NEW YORK—Ten international human rights groups including the Open Society Justice Initiative are calling on Mexico’s President Enrique Peña Nieto to veto a new security law that will enshrine the role of the country’s military in domestic law enforcement.
The new legislation regularizes the domestic role of the armed forces, which were first deployed in 2006 by President Felipe Calderón in an effort to combat organized criminal groups. It does nothing to increase the transparency of military operations or accountability for military personnel who commit abuses, fueling fears that it will leave ordinary Mexicans at the mercy of arbitrary acts of violence.
James A. Goldston, executive director of the Justice Initiative, said: “This proposed new security law will hand the Mexican military more responsibility with less accountability, and it undermines Mexico’s legal and democratic traditions. We urge President Peña Nieto to veto a bill that poses a grave threat to ordinary citizens, and to the country’s democracy.”
Between 2006 and 2016, Mexico’s National Human Rights Commission received almost 10,000 complaints of abuse by the military—including more than 2,000 during the current administration. Rights groups have also documented numerous cases in which military personnel ostensibly involved in law enforcement activities were implicated in extrajudicial killings, enforced disappearances, torture, and sexual violence.
Only a handful of these complaints have been properly investigated.
The Justice Initiative has argued that the widespread and systematic nature of the torture, killings, and disappearances by both federal and state forces in Mexico, as well as by the Zetas drug gang, rises to the level of crimes against humanity under international law.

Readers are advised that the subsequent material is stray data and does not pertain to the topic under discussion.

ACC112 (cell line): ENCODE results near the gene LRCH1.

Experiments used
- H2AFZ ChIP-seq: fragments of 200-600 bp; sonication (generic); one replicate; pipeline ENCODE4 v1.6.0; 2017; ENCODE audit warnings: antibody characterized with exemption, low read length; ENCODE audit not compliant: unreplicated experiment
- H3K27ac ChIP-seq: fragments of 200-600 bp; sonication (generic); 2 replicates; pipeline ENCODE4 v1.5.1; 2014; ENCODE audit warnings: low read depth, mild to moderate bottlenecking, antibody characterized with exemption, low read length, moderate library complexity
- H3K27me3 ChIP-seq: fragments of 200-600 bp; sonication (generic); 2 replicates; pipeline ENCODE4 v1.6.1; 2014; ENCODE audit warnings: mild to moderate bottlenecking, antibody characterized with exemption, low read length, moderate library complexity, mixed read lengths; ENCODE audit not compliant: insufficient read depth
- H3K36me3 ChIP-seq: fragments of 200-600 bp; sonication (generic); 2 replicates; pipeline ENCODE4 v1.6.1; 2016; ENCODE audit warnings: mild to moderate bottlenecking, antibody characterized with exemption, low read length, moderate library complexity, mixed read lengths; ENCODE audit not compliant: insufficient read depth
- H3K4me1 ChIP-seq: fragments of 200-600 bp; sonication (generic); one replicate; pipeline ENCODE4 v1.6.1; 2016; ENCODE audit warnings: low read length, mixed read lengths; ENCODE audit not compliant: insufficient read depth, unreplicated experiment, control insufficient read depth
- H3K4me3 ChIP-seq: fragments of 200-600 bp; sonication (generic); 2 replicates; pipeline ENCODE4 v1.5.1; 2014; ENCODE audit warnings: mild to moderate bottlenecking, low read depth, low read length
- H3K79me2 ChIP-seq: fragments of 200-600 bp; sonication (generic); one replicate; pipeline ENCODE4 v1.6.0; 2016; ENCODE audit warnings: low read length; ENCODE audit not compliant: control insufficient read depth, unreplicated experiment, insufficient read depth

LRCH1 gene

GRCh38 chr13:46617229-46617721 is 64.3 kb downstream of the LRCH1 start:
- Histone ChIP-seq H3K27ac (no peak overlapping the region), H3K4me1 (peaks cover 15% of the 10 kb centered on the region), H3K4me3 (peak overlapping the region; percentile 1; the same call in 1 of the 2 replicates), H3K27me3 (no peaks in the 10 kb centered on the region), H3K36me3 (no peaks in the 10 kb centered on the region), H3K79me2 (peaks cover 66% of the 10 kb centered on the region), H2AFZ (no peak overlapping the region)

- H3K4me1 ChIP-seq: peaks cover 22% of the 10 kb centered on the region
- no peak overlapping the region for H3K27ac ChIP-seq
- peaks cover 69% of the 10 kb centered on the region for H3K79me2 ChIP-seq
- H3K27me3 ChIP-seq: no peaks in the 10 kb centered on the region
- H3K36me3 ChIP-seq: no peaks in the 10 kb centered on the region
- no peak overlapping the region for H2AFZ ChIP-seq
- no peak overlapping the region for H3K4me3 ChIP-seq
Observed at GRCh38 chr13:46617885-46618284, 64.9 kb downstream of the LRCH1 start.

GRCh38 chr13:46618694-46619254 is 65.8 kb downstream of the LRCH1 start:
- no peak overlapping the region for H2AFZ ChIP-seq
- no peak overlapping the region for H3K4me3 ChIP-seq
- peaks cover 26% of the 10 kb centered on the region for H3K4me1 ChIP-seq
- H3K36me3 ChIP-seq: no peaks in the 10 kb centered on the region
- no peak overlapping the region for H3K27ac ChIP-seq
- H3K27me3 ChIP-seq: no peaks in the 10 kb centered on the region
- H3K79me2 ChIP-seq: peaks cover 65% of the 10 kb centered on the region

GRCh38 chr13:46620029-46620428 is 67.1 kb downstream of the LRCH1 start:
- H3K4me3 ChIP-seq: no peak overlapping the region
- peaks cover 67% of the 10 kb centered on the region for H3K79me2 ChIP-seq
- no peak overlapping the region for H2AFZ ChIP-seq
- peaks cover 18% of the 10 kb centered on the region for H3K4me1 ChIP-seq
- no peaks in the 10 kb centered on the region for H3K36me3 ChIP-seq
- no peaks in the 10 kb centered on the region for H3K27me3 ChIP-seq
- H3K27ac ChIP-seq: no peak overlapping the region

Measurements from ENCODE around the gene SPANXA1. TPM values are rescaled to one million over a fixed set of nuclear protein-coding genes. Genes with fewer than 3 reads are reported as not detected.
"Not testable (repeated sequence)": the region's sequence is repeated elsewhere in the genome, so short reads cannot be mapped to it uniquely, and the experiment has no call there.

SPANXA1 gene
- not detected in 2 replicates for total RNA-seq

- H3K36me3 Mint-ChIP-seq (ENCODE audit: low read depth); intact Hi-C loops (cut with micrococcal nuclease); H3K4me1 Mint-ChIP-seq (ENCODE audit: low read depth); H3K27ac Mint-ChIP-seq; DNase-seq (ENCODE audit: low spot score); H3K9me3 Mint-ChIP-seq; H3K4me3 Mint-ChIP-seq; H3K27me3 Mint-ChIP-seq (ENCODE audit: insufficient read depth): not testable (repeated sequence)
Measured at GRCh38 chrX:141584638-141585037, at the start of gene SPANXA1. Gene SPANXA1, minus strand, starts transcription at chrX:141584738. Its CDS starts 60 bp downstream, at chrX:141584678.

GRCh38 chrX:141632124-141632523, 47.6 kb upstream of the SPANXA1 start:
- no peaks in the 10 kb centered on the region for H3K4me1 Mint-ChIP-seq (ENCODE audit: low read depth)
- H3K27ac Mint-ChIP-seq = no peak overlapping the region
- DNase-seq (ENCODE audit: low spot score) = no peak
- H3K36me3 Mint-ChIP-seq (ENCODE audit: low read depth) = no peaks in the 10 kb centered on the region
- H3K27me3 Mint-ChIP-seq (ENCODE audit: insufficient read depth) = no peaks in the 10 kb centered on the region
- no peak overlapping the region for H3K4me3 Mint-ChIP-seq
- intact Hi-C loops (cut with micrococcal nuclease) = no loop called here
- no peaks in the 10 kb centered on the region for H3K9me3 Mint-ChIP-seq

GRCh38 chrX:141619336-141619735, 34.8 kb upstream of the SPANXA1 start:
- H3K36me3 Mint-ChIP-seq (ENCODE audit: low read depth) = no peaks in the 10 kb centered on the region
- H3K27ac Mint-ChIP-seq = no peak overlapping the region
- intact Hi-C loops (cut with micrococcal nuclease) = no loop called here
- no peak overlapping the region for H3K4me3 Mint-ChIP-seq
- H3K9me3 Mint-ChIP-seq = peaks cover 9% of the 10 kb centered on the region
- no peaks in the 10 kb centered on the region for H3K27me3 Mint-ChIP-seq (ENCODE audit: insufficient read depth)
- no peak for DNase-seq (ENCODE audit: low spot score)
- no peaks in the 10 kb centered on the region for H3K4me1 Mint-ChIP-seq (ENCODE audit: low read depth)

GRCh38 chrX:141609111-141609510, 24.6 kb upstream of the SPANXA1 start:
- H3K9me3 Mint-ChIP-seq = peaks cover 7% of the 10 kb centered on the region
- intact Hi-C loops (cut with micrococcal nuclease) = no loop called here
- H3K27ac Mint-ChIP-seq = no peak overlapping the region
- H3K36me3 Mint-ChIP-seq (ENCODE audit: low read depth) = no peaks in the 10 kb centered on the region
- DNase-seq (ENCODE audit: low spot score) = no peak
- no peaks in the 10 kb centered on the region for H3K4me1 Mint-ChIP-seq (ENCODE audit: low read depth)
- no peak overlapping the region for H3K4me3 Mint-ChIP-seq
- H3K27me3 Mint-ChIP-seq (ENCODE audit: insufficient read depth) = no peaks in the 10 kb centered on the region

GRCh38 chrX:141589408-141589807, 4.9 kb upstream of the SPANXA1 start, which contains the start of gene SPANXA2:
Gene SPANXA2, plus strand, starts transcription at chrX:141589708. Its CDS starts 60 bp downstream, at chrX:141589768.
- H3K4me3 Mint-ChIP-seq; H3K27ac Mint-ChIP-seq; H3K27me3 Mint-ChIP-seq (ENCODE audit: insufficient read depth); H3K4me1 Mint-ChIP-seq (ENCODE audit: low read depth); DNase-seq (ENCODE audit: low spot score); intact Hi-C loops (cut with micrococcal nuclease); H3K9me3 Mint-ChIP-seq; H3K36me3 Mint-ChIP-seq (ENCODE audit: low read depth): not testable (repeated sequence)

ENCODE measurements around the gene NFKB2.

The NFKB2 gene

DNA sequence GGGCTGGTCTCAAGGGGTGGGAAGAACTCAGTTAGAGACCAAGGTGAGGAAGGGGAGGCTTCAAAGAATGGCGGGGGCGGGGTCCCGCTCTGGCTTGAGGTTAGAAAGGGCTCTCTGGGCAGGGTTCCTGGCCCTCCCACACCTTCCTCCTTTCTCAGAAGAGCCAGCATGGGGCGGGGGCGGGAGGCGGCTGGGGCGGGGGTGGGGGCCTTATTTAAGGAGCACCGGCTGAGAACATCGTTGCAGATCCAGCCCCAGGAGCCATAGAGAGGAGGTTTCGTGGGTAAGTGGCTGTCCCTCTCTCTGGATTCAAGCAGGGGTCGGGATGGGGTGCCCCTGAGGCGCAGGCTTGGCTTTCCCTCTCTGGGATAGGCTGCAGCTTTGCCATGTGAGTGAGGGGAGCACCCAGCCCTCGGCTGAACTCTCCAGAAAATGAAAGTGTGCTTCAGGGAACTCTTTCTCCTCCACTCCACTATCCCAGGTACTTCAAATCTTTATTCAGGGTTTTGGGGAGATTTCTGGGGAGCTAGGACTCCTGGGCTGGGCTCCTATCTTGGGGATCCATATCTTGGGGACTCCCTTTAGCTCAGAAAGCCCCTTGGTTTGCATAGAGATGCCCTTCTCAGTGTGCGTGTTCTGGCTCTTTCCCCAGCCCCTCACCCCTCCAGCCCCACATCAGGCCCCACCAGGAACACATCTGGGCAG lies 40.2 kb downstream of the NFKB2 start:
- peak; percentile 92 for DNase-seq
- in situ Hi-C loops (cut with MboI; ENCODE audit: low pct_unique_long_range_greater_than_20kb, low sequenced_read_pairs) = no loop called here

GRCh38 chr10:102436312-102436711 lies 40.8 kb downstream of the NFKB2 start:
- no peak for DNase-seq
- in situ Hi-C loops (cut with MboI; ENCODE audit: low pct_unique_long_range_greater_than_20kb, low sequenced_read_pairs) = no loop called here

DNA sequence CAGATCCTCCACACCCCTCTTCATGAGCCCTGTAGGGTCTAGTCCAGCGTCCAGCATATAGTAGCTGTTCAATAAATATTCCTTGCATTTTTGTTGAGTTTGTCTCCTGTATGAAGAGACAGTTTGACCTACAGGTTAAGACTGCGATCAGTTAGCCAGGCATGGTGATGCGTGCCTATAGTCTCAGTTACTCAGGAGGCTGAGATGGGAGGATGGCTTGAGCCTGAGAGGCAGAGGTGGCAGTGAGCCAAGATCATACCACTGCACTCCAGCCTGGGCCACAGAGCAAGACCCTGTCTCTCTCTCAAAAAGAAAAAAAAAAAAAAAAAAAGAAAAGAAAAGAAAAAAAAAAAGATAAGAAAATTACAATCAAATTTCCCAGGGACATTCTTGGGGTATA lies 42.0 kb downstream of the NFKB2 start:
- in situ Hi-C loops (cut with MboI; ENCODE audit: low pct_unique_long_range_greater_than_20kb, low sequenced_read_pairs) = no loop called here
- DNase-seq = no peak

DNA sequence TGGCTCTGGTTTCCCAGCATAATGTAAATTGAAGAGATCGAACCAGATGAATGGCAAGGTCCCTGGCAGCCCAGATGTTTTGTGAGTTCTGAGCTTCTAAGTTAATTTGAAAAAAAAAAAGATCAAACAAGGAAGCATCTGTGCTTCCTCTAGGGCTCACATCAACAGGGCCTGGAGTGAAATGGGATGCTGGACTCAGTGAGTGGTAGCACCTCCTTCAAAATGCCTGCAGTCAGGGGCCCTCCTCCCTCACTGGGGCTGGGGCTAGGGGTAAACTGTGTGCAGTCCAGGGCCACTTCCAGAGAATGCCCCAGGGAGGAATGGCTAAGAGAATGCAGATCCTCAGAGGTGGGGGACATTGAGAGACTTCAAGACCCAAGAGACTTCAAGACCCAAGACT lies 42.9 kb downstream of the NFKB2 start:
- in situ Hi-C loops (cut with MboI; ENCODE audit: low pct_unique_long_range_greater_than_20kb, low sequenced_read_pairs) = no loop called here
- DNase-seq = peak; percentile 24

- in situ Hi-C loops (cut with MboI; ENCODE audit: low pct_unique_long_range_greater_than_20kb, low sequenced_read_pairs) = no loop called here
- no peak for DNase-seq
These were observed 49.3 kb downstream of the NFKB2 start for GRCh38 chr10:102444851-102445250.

In a sign of their concern over the proposed new security law, the 10 international human rights groups have also announced the formation of a new coalition, the International Observatory for Mexico, whose mandate will be to observe and document the country’s human rights situation.
In addition to the Justice Initiative, the observatory’s inaugural members include: Amnesty International, the Center for Justice and International Law, the Due Process of Law Foundation, the German Network for Human Rights in Mexico, Latin America Working Group, Peace Brigades International, Robert F. Kennedy Human Rights, Washington Office on Latin America, and the World Organisation Against Torture.
The observatory will also advocate with Mexican authorities to remind them of their international legal obligations, raise concerns with and seek the support of the international community, and seek to lend support to domestic civil society groups.
Since Mexico deployed the armed forces domestically in 2006, more than 100,000 people have been killed and more than 30,000 have gone missing. Homicide rates dropped in 2014 and 2015, but have climbed steadily since, with 2017 on track to be the deadliest year in Mexico in two decades.